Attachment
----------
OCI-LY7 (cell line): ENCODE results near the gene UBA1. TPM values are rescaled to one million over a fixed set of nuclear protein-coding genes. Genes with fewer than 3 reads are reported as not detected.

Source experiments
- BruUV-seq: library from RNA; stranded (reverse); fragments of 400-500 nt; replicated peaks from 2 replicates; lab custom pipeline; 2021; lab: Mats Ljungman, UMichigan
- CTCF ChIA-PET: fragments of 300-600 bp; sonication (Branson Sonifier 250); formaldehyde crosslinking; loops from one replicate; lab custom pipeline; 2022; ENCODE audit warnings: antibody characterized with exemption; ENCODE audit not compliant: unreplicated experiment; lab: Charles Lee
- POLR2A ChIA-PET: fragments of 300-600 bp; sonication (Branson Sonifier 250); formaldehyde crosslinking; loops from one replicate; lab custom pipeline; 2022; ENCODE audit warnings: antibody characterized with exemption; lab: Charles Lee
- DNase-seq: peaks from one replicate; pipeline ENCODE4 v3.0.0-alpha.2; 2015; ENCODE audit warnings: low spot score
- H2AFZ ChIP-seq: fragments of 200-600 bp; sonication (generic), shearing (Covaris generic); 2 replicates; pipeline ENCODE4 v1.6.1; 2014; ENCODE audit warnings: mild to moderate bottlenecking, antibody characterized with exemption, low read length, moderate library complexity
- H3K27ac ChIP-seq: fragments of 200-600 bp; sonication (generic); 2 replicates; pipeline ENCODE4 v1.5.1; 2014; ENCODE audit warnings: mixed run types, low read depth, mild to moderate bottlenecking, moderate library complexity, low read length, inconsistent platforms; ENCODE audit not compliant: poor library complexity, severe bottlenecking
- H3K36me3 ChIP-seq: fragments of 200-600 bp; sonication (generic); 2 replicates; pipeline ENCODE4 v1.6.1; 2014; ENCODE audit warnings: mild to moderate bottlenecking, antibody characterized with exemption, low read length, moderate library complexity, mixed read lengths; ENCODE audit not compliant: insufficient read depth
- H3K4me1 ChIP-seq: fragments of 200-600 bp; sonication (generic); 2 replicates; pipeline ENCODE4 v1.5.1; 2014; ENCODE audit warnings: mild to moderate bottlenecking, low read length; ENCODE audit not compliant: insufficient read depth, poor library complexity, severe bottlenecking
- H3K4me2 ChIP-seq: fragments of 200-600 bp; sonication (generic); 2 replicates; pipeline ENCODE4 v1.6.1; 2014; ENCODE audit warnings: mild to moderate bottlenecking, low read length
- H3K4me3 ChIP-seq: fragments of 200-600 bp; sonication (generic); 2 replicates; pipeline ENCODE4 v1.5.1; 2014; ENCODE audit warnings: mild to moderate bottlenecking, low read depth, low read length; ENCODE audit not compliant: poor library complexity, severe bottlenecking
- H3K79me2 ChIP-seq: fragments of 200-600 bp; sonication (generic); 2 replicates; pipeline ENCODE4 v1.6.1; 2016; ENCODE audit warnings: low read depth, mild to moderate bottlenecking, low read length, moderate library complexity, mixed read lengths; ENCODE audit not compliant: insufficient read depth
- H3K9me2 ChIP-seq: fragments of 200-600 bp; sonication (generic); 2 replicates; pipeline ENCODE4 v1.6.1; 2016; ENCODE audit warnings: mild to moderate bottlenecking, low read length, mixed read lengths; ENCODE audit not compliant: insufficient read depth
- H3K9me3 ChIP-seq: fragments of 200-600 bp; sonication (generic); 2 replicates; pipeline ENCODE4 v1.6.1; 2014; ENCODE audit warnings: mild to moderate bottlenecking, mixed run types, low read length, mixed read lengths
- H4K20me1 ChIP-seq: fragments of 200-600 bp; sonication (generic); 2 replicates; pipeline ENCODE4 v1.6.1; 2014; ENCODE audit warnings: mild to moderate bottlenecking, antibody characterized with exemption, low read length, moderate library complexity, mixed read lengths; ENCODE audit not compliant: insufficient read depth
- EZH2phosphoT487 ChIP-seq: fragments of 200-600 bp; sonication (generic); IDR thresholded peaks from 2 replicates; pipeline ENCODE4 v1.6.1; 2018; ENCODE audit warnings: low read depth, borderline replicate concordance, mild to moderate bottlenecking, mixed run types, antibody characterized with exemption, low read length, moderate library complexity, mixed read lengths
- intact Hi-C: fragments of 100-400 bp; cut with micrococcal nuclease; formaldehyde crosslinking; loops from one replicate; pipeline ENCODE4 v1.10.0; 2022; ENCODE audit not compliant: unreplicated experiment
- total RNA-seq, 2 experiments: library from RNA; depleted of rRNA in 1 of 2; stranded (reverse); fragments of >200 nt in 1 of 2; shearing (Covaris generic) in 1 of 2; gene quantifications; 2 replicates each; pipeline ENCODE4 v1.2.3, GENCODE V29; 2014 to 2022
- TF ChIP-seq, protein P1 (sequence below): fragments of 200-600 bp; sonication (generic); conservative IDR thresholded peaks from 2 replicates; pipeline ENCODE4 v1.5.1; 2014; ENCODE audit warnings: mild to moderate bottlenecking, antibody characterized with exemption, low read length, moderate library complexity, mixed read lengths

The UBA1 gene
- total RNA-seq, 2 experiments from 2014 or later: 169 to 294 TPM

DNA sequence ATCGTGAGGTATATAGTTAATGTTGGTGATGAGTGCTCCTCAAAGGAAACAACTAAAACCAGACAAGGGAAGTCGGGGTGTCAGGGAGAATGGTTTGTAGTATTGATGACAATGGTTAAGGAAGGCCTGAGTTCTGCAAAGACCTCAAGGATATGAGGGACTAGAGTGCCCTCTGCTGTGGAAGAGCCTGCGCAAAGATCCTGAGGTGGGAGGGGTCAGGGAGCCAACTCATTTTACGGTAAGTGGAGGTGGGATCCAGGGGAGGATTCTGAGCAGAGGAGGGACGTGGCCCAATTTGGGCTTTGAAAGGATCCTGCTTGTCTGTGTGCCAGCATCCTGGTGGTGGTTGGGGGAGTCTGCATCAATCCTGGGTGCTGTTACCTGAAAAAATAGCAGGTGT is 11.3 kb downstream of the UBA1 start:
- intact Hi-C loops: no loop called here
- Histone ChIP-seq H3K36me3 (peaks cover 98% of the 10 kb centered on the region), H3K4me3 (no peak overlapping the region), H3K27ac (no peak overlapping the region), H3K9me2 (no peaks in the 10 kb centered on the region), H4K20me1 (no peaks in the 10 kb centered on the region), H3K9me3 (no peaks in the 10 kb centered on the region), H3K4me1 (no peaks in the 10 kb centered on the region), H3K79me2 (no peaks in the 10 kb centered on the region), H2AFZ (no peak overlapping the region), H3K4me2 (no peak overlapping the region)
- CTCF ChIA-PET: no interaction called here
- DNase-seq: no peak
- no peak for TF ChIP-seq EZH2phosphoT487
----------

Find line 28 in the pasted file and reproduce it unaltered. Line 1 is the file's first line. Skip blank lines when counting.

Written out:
- no peak for TF ChIP-seq EZH2phosphoT487